An individual must also file their claim within the statute of limitations period in their state, which is typically within two years for a personal injury claim.
Who Can Be Held Liable for Delayed Diagnosis Issues?
Medical malpractice liability refers to the individuals and organizations that may be held liable for a patient’s injuries. In general, this includes the party who breached their duty of care and who was the actual cause of the injuries the patient suffered.
Determining which party is liable, however, may be very difficult, as medical malpractice cases often involve more than one party. For example, liability may be split between a physician and a nurse when their combined negligence resulted in the patient’s injury.
In addition, a hospital organization or similar organization may be held liable for medical malpractice. This applies especially in cases involving a medical organization’s overall policy or quality of care for patients falling below the necessary standard of care.
Common examples of parties who may be held liable for medical malpractice include, but are not limited to:
- General practitioners;
- Clerical staff.
In most delayed diagnosis cases, the diagnosing physician may be held liable for injuries or losses that resulted from the patient’s delayed diagnosis. In delayed diagnosis cases, it is necessary to show that:
- The physician had a doctor-patient relationship with the patient;
- The doctor was negligent in their actions and breached the duty of care they owed to their patient;
- The doctor’s negligence was the cause of injury to the patient; and
- These patient’s injuries resulted in a quantifiable loss that could be remedied with a monetary damages award.
In terms of negligence, liability may be asserted if the plaintiff is able to prove that any other reasonable physician who practices medicine in the same field would have made a diagnosis sooner. In addition, some delayed diagnosis cases may be further impacted by faulty or defective medical equipment. When this occurs, the manufacturer of the equipment may be held liable under the legal theory of product liability.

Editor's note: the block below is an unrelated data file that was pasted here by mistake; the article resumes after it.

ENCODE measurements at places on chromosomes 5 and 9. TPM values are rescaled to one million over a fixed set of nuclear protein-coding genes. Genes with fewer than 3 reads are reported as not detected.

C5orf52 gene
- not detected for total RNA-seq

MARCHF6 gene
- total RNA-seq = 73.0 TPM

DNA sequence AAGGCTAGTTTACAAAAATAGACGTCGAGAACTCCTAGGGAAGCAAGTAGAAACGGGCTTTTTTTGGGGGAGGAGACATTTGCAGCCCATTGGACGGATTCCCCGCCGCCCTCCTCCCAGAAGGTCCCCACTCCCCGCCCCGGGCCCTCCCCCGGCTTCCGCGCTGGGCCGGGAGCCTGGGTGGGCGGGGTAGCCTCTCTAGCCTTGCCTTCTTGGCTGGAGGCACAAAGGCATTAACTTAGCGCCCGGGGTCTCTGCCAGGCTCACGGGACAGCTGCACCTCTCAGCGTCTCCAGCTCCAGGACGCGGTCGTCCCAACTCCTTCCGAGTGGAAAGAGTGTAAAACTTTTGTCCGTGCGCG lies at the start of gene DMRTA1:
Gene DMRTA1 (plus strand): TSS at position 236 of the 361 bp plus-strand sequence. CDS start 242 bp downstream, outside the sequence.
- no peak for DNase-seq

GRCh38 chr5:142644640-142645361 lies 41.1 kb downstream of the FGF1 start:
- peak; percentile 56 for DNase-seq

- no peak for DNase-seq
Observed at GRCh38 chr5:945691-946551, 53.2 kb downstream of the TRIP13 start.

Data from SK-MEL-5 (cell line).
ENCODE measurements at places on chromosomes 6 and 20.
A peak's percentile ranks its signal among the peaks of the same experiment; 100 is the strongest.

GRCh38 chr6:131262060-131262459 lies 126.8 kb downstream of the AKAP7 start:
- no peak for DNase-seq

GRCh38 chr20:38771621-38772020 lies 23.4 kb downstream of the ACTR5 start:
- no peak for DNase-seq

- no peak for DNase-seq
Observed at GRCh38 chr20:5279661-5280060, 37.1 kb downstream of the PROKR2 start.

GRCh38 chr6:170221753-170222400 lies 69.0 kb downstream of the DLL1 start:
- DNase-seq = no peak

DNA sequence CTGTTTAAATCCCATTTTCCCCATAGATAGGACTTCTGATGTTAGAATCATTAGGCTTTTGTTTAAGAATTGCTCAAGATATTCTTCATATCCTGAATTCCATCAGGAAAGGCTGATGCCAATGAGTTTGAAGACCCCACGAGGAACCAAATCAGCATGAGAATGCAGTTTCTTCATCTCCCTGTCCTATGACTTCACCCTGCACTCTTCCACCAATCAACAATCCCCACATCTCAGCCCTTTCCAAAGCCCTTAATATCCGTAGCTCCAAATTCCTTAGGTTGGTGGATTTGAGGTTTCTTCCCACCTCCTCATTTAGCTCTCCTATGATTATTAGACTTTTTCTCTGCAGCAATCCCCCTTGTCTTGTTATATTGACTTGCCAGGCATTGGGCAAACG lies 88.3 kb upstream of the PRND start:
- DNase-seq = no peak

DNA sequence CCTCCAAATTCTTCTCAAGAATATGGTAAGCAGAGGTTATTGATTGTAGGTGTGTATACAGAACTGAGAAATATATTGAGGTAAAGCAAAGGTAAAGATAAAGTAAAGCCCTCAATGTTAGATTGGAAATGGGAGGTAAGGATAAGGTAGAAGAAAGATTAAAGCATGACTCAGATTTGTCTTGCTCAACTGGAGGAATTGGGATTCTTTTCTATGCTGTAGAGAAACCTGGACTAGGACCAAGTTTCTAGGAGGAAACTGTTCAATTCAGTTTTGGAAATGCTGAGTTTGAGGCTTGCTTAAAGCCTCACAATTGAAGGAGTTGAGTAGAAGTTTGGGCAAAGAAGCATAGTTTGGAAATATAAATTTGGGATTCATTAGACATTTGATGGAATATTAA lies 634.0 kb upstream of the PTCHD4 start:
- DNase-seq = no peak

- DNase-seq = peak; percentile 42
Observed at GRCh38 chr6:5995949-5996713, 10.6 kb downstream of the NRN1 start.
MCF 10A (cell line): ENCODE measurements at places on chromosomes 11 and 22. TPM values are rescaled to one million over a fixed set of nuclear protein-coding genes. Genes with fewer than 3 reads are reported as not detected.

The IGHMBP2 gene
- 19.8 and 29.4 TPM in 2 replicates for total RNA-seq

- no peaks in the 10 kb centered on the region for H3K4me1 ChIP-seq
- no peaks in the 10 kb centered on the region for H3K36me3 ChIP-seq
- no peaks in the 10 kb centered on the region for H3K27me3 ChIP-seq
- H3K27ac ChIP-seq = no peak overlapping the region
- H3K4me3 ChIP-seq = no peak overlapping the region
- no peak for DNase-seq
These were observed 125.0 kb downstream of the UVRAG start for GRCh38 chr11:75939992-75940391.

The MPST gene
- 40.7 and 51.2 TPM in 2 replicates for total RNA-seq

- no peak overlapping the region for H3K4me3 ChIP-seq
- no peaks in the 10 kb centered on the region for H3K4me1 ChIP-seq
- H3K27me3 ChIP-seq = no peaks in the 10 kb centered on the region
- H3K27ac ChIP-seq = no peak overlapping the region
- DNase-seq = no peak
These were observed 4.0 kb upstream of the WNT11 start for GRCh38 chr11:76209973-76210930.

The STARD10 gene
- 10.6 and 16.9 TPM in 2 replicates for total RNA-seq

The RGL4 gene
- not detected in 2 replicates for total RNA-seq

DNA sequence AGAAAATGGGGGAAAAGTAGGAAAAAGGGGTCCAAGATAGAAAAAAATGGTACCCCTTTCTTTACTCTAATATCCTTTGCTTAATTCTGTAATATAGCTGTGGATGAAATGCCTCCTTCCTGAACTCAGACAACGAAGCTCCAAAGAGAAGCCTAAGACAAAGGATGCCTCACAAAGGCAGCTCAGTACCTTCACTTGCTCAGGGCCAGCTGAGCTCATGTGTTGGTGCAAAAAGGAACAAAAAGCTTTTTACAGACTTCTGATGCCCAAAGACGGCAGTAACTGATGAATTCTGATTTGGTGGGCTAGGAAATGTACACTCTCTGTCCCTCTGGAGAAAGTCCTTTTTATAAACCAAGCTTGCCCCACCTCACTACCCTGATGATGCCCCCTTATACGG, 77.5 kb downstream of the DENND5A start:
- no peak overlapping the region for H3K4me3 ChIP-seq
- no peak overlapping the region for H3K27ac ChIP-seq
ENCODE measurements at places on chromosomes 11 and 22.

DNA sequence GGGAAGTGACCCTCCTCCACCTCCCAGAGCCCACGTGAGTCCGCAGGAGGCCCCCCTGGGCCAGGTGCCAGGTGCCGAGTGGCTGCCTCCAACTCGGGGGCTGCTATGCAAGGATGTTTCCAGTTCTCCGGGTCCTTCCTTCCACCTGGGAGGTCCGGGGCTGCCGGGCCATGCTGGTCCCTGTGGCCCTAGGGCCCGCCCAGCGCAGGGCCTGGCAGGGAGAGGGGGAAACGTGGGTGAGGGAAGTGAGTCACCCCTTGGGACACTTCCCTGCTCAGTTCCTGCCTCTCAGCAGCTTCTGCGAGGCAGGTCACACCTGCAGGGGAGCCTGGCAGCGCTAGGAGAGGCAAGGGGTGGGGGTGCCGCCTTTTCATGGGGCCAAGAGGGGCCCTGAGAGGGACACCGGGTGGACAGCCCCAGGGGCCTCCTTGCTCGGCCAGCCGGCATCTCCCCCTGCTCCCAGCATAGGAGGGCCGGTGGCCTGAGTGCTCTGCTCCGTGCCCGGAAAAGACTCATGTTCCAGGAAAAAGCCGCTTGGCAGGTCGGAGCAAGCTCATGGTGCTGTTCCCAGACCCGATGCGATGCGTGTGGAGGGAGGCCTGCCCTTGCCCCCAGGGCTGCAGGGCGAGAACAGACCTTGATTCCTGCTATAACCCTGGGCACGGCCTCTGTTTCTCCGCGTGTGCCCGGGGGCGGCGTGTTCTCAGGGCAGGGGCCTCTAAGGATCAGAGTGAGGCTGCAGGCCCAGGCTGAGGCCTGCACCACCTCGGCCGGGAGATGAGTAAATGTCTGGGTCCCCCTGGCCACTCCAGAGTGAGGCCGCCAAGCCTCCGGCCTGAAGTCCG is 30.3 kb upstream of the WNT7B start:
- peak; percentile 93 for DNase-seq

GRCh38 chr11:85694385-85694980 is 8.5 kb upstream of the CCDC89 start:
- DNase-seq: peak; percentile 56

Are There Any Legal Consequences for a Delayed Diagnosis?
Delayed diagnosis cases closely resemble personal injury cases. Personal injury cases arise when an individual suffers a physical, mental, or emotional injury or property damage.
When the injured individual files a lawsuit, they typically request some type of financial compensation from the party that was responsible. This is referred to as compensatory damages, as the responsible party compensates the recipient for the injuries that they suffered.
There are some states that place limits, or damage caps, on the amount of compensatory damages a plaintiff can receive. In addition, there are certain states that prohibit damage caps in cases that involve wrongful death lawsuits.
Typically, a delayed diagnosis lawsuit is remedied with a monetary damages award. This award compensates the plaintiff for losses, including:
- Medical bills;
- Hospital expenses;
- Costs of additional treatment;
- Medicine expenses; and
- Other losses, such as lost work wages.
If a product defect lawsuit is filed, the product in question may be recalled, and, in some cases, a class action lawsuit will result. For cases that involve widespread health or safety issues in a hospital organization, the hospital may be required to change its policies and practices, including terminating negligent employees. These measures are taken to prevent the parties responsible for committing similar future acts.
Do I Need a Lawyer for a Delayed Diagnosis?
Suppose you believe you have suffered an injury as a result of a delayed diagnosis on the part of a medical professional. In that case, you should consult with a personal injury lawyer as soon as you can.
Your attorney can advise you of your rights and options in your state. In addition, your lawyer will represent you in court during what is usually a complex case to present to a judge or jury.